Switch SuperNap - The new reality in hyper scale data centres

Discussion in 'Business & Enterprise Computing' started by hurfi, Jan 13, 2011.

  1. hurfi

    hurfi Member

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    http://on.fb.me/grjWWl

    http://bit.ly/h4LnmJ

    And just wait for the details about SuperNap East...it's going to be epic

    I get goosebumps reading about developments from these guys, I would work there for free and die a happy man.
     
    Last edited: Jan 13, 2011
  2. Malakai

    Malakai Member

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    Agreed, I can't wait until they build data centres like that here.
     
  3. Doc-of-FC

    Doc-of-FC Member

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  4. 3t3rna1

    3t3rna1 Member

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    That is a massive DC :shock:

    That cooling capacity is nuts, we're moving to a brand new DC in Perth (HPC) which will do a max of 8kw/m2, fairly sure that translates to around 750w/ft2. Imagine the power use of a facility that size at full load, they must have a nuclear plant close by
     
  5. OP
    OP
    hurfi

    hurfi Member

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    Not a nuclear plant, just the Hoover Dam!

    http://www.youtube.com/watch?v=mFywyGUKu7o

    http://www.youtube.com/watch?v=KUFfUiaibbY&feature=channel

    Video of some of the cooling infrastructure.
     
    Last edited: Jan 14, 2011
  6. tornado33

    tornado33 Member

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    They can even seal the complex to stop biological attack! They have left nothing to chance.
     
  7. oli

    oli Member

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    Will this be one of those centres where tech staff are kept fit because they have to use scooters to whiz around aisles to get to servers? :lol:
     
  8. fredhoon

    fredhoon Member

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    They also must have a massive generator capacity and tonnes of UPS batteries. The 7 diverse AC distribution schemes would have been very interesting to design, especially at 120V - that's a lot of amps and a lot of copper!
     
  9. thanhd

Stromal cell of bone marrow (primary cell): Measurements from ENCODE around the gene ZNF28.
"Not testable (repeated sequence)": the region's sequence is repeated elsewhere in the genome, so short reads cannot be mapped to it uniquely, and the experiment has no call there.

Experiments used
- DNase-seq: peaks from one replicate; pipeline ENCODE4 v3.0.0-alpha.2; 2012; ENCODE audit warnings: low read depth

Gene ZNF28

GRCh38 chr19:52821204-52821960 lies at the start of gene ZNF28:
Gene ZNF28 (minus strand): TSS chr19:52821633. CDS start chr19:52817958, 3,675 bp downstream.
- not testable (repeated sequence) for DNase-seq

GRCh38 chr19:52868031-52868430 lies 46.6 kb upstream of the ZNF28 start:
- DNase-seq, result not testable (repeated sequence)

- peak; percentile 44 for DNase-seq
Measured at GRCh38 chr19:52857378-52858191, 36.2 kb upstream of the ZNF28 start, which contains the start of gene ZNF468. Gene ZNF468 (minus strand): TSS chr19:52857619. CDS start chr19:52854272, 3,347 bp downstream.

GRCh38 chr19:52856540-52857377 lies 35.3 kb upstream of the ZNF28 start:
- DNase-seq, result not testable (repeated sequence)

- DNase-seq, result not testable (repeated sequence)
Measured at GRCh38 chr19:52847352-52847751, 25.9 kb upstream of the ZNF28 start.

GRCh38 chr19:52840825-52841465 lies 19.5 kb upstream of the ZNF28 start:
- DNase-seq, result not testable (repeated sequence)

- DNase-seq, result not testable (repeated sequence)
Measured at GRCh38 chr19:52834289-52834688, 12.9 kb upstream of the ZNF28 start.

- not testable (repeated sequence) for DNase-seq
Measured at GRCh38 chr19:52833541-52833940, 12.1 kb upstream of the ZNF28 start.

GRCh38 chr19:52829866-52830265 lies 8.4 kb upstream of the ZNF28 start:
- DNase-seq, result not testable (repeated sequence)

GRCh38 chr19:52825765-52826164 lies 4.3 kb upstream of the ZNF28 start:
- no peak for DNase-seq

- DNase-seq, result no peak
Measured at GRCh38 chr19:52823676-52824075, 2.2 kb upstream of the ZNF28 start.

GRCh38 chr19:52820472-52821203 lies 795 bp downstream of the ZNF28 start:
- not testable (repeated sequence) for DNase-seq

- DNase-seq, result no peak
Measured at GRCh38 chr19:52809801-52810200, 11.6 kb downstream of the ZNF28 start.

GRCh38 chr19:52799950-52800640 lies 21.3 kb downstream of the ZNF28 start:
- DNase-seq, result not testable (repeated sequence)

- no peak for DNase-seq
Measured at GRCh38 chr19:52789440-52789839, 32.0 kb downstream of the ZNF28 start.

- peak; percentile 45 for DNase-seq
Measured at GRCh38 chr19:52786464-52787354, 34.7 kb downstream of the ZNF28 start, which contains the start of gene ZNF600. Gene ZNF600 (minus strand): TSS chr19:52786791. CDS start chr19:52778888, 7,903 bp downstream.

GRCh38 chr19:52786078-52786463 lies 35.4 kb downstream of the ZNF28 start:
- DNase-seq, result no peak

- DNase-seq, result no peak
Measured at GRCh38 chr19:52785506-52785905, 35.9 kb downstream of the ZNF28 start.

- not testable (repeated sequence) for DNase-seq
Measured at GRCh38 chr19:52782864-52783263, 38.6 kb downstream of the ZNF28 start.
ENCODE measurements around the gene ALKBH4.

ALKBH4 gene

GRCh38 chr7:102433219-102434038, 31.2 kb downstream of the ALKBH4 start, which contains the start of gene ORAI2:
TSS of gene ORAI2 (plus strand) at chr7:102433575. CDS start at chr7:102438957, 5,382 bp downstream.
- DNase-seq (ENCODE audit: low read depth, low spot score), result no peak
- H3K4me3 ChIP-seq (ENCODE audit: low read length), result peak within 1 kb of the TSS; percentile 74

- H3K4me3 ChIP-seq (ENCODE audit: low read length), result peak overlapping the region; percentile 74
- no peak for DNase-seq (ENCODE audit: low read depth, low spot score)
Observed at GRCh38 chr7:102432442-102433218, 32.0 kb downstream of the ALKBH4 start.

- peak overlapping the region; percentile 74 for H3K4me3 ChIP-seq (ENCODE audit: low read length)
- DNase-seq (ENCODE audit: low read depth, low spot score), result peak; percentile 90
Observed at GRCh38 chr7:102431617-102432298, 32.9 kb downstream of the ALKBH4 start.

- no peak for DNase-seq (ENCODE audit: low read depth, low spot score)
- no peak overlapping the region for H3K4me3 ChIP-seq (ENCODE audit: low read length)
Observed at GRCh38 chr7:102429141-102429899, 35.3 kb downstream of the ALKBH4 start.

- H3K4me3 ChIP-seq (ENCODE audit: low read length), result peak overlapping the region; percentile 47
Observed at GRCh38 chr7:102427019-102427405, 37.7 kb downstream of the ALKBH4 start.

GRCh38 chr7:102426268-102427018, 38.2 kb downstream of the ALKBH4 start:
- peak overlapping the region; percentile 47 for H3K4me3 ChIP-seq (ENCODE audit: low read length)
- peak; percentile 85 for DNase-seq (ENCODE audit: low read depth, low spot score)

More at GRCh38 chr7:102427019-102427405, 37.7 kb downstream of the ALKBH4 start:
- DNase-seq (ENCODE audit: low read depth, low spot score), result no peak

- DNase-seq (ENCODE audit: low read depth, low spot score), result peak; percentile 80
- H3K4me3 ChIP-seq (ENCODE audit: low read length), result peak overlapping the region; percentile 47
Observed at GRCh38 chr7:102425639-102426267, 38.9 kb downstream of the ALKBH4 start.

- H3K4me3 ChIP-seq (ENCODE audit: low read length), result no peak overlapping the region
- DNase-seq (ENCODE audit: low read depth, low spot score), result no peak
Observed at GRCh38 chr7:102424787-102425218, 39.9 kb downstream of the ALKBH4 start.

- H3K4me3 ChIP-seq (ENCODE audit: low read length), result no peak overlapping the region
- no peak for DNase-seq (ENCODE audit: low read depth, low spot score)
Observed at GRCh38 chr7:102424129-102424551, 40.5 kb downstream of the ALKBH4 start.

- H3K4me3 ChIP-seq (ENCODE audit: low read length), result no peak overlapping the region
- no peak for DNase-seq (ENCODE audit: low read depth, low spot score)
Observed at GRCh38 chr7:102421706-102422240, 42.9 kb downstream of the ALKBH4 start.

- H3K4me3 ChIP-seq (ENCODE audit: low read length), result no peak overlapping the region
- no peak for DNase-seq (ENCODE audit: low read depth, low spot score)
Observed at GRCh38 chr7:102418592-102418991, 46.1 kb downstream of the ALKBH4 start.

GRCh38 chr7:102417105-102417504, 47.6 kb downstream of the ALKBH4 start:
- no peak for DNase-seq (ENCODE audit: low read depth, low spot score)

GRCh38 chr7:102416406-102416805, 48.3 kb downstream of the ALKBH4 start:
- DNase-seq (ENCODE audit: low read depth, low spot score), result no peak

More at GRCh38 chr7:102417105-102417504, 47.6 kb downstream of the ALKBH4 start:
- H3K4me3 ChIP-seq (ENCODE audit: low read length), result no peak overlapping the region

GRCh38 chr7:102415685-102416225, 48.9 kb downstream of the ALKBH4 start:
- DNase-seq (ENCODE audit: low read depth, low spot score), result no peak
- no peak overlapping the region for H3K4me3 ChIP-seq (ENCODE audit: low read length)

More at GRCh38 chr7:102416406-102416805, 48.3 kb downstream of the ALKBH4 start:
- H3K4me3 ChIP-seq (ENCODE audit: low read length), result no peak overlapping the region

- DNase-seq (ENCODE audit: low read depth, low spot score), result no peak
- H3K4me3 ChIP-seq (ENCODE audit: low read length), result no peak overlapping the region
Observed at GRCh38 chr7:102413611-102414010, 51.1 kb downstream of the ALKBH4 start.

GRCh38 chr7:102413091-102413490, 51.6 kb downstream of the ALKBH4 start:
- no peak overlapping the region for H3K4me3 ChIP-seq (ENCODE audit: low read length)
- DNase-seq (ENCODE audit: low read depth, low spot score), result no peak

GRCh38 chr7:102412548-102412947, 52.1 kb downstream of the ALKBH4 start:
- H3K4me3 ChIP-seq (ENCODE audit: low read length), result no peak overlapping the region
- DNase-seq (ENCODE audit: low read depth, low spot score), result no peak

thanhd Member

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    That sound huge :lol: not that I've been in a real DC as yet (will be soon).

    Is this the future bases of skynet :Paranoid:
     
  10. Cpt Watermelon

    Cpt Watermelon Member

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    This is where it BEGINS!
     
  11. Doc-of-FC

    Doc-of-FC Member

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    for many reasons it's unlikely they're single phase ;)
     
  12. fredhoon

    fredhoon Member

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    Are there blades and other equipment which have 3phase PSU's?
     
  13. elvis

    elvis Old school old fool

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    You don't put 3 phase into your blades. You put 3 phase into your other infrastructure (massive UPSes and whatnot), and then feed them into rack PDUs which then feed single phase blade chassis.
     
  14. fredhoon

    fredhoon Member

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    exactly as I thought, 3phase supply to single phase equipment - 7 diverse supplies as quoted in one of those links above would suggest 7 sets of UPS's and generators = lots of fault capacity and lots copper
     
  15. Thelen

    Thelen Member

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    Erm it isn't just 1 single building, it is spread across a lot. They'd have 7 connections to the power grid, but not to 1 building, just to the whole thing.

    So what they would have is say 2 or 3 per building, the same for bandwidth and the network fabric.

    If you want to see proof of this, just look at the DC in CBOT.
     
  16. fredhoon

    fredhoon Member

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    Yeah your right, I am probably taking the marketing spiel too literally. They could mean 7 HV substations or just transformers, not specifically 7 independent and backed up supplies for coloo equipment.

    From the facebook click-through link above...
    Although it sounds like that is the planned total for the campus, it's an epic amount of capacity, roughly the same as Swanbank B power-station. Interesting design is an understatement.
     
  17. OP
    OP
    hurfi

    hurfi Member

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  18. Bad Sektor

    Bad Sektor Member

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    Our blade enclosures are on 3 phase, as spec'ed here. Why wouldn't you run 3 phase into blade equipment? :confused:
     
  19. bb7_rider

    bb7_rider Member

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    Their UPS' also likely wouldn't be UPS' in the conventional sense charging batteries off the grid and using them when the power goes out. More than likely they would be using Flywheel energy storage which would have enormous steel or concrete flywheels which are spun up to speed off the grid and power drawn off them at the same. When the power goes out the flywheel would spin for a huge amount of time under it's own inertia / kinetic energy.

    The energy storage potentials are huge, likely much higher densities per area than conventional lead acid batteries. The environmental benefits are also huge, without having to replace the batteries every 3 years, which would save a fortune over the long run.
     
  20. oli

    oli Member

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    I'm just waiting for the day when data centres have their own nuclear power systems built in or directly attached. :cool:
     

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